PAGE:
German forces finally withdrew on 17 May, and the following morning soldiers from the Polish 12th Podolian Cavalry Regiment raised a Polish flag over the ruins. The four assaults that made up the Battle of Monte Cassino had led to 55,000 Allied casualities and destroyed the ancient abbey. The treasures it contained had been evacuated to Rome in November 1943.
On the 16th January 27 BCE, the Roman Senate granted Octavian the titles Augustus and Princeps. The title Augustus is understood to roughly translate as “the illustrious one” and, although the title did not grant him political authority, many historians see this as the point at which Augustus’ rule as first Roman Emperor began.
Octavian’s rise to power, and his position as Emperor, was achieved over a long period of time. Julius Caesar was his great-uncle, and in Caesar’s will was declared his adopted son and heir. Consequently he inherited Caesar’s property and lineage, but also a number of titles and offices that had been bestowed upon his adoptive father. Octavian had already proved himself a formidable general, but his position as Caesar’s heir won him further support from many veteran legionnaires.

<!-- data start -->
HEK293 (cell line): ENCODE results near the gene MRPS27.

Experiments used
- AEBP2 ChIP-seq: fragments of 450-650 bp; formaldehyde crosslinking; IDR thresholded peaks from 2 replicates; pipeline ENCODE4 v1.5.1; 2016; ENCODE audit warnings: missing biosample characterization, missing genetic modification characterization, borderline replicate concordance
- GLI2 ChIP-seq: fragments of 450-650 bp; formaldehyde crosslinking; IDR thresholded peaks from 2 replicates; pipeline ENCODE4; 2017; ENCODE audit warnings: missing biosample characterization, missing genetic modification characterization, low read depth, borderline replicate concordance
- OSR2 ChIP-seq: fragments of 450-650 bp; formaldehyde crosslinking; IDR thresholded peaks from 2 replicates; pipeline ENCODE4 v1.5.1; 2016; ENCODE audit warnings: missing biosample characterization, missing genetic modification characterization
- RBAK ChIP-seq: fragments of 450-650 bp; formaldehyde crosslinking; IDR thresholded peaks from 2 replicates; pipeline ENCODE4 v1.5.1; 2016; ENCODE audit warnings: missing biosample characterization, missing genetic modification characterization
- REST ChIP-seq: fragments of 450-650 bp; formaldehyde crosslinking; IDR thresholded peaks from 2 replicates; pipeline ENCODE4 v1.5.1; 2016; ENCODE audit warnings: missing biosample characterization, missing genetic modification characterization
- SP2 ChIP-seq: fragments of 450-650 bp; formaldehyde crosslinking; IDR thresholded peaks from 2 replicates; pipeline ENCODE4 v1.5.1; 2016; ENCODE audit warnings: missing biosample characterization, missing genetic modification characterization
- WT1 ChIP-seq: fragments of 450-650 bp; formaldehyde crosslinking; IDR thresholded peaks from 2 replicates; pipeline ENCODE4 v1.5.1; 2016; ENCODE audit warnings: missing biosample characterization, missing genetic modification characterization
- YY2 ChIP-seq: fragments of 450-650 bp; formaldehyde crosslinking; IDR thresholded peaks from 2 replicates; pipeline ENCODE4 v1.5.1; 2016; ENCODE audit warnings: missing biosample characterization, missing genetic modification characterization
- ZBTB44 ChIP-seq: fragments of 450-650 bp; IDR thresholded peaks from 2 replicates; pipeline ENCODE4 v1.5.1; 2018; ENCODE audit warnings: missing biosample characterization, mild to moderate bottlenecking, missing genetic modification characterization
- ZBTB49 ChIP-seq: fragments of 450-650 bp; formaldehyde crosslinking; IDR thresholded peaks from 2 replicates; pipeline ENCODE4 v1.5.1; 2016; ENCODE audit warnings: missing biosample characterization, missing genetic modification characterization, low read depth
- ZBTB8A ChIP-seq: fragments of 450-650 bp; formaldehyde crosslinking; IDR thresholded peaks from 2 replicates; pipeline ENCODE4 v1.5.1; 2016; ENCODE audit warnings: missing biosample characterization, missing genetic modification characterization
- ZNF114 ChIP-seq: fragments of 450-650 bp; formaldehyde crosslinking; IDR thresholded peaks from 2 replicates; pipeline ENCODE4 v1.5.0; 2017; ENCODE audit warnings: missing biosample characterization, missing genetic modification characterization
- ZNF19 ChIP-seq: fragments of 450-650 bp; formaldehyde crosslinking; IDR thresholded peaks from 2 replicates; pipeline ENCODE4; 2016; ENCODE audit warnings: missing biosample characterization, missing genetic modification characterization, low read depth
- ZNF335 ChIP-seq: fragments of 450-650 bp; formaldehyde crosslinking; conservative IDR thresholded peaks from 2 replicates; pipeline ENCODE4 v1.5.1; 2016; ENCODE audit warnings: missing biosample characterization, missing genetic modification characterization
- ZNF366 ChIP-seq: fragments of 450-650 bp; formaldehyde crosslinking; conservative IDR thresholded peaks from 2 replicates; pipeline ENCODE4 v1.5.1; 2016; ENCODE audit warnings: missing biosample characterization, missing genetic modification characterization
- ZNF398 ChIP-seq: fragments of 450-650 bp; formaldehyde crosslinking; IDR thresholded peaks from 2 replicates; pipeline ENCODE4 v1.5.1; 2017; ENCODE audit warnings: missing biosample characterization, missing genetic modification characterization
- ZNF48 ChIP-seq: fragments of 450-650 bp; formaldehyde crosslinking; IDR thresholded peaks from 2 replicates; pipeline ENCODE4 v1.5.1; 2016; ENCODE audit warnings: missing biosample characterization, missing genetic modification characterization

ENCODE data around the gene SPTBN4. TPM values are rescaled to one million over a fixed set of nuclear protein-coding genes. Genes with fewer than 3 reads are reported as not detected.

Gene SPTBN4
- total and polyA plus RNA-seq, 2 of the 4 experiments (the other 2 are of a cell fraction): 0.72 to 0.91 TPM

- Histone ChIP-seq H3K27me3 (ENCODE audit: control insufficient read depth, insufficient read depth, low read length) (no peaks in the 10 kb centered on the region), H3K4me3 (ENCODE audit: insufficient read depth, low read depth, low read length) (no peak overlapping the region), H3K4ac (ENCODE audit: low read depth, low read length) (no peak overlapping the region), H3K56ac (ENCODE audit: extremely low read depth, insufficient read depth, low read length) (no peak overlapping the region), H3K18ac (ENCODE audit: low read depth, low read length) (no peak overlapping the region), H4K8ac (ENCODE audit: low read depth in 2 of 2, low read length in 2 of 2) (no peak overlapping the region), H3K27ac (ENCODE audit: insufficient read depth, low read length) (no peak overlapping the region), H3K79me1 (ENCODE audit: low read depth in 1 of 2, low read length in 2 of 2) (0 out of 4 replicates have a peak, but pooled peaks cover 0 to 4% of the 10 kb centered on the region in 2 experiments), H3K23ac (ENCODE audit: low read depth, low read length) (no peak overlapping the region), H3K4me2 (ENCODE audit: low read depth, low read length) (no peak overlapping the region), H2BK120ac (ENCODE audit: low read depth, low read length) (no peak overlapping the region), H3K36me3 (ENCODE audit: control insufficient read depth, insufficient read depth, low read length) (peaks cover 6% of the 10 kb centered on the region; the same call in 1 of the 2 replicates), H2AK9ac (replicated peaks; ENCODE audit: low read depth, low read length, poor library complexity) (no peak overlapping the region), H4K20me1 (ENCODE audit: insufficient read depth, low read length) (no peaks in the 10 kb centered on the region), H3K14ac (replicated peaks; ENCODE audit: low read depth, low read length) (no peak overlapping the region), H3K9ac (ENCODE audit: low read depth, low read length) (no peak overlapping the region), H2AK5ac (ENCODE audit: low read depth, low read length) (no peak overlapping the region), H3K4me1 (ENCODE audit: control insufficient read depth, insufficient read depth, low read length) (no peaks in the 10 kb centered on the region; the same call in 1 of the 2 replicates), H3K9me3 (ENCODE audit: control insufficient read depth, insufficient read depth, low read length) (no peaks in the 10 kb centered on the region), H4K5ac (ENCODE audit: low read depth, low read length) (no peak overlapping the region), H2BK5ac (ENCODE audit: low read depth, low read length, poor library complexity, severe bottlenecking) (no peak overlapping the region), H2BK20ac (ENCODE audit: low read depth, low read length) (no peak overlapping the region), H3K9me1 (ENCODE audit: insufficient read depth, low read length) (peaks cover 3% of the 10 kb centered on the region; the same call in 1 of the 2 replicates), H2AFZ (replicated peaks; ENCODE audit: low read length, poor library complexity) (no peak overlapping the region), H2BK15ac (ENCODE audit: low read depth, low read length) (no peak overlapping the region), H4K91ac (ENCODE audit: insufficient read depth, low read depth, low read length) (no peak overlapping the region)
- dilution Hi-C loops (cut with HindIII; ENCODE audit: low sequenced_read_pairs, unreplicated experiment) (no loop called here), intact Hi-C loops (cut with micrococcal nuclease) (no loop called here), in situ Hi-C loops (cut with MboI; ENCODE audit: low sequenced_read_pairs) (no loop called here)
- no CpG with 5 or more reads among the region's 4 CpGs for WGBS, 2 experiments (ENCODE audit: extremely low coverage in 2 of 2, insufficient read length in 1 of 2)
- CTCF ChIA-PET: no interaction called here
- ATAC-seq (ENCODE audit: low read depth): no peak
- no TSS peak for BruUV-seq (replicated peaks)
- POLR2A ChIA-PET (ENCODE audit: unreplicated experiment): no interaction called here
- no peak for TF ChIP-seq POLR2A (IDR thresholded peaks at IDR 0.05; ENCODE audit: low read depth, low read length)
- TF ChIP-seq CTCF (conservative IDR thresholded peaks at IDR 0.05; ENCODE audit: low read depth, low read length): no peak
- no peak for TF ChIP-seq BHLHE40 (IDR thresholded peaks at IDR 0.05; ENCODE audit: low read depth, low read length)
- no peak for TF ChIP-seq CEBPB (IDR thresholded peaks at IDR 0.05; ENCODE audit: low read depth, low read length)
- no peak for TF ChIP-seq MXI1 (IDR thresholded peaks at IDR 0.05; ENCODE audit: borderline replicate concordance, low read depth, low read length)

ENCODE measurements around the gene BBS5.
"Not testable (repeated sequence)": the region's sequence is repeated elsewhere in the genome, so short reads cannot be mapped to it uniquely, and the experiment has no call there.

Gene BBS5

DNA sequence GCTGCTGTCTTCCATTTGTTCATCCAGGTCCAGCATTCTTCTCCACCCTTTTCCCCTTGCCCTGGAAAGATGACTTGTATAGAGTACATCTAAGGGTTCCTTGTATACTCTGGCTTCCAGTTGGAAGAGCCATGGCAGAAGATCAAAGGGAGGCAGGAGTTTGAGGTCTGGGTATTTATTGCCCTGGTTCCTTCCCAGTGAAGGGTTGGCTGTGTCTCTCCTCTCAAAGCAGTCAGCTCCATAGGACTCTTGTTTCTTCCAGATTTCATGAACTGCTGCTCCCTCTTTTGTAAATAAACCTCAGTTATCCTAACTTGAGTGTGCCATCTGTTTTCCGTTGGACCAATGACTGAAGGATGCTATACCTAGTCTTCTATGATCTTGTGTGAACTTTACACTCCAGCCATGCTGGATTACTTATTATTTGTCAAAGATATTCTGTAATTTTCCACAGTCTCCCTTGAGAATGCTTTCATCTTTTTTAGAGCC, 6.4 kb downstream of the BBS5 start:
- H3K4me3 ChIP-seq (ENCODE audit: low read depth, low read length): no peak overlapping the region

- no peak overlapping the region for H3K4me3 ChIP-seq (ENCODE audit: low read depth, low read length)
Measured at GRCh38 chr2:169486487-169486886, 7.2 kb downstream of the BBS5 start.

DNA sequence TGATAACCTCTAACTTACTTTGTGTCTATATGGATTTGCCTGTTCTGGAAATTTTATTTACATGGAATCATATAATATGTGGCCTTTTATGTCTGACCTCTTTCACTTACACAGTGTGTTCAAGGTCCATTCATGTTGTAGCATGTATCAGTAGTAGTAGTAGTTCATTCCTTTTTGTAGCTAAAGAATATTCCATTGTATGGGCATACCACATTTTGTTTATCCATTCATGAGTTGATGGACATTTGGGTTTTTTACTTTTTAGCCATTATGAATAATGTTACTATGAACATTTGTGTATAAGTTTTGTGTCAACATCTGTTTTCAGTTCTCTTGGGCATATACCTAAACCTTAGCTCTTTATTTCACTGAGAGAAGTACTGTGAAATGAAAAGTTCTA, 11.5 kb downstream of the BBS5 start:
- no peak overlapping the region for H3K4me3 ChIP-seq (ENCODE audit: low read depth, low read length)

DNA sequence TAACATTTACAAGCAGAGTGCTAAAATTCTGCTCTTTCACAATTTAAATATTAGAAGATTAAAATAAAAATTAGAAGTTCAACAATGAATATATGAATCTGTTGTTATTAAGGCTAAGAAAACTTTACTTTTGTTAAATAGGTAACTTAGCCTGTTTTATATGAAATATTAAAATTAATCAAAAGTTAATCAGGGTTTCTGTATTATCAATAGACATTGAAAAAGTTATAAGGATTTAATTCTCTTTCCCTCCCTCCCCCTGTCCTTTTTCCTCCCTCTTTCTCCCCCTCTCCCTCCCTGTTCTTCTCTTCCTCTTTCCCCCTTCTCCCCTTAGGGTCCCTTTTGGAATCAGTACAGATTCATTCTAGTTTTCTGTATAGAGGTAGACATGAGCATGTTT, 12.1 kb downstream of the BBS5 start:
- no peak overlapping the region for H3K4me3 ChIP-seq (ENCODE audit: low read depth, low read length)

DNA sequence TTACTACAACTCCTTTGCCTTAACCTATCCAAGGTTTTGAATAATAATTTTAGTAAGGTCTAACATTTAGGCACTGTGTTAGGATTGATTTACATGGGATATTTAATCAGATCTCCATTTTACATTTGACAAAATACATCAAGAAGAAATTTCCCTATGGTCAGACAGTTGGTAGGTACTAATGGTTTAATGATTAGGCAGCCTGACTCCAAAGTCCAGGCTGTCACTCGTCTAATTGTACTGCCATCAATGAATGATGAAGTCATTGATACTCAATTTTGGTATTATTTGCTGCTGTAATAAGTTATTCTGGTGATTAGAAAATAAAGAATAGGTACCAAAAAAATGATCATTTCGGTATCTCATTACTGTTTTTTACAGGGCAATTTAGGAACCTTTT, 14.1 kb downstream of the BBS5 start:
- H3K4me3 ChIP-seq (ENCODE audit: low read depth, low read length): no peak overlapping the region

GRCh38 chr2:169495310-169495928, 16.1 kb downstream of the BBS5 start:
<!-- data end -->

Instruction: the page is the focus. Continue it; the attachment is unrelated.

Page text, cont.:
Octavian’s assumption of the role of an Emperor was achieved by effectively collecting a further range of powers as Princeps Civitatis, which translates as “First Citizen of the State”. These were voluntarily granted to him for life by the Senate. In fact when he appeared before them in 27 BCE to return the powers he had already accumulated, the Senate requested he remain and even extended his authority. Consequently his position was in keeping with the traditions of the Republic as his powers came from the Senate, but in practice he wielded exclusive political power. Furthermore, having been granted control of the more problematic provinces of the empire, the Senate had effectively given him control of the vast majority of the Roman army, which further guaranteed his dominance of Roman politics.
Relations between Catholicism and Judaism cover a long, complex and violent history in which Christians revered the Jewish scriptures yet held Jews collectively responsible for the crucifixion of Jesus. However, the murderous anti-Semitism of the Nazi Holocaust led to moves for reconciliation between the two religions in the second half of the 20th century.
A key milestone in relations came when the Second Vatican Council published Nostra aetate, (‘In Our Time’) in 1965. This document formally rejected the idea of collective Jewish responsibility for the crucifixion. Two decades later, John Paul II became the first Pope to visit a synagogue where he called Jews “our beloved elder brothers” and condemned anti-Semitism.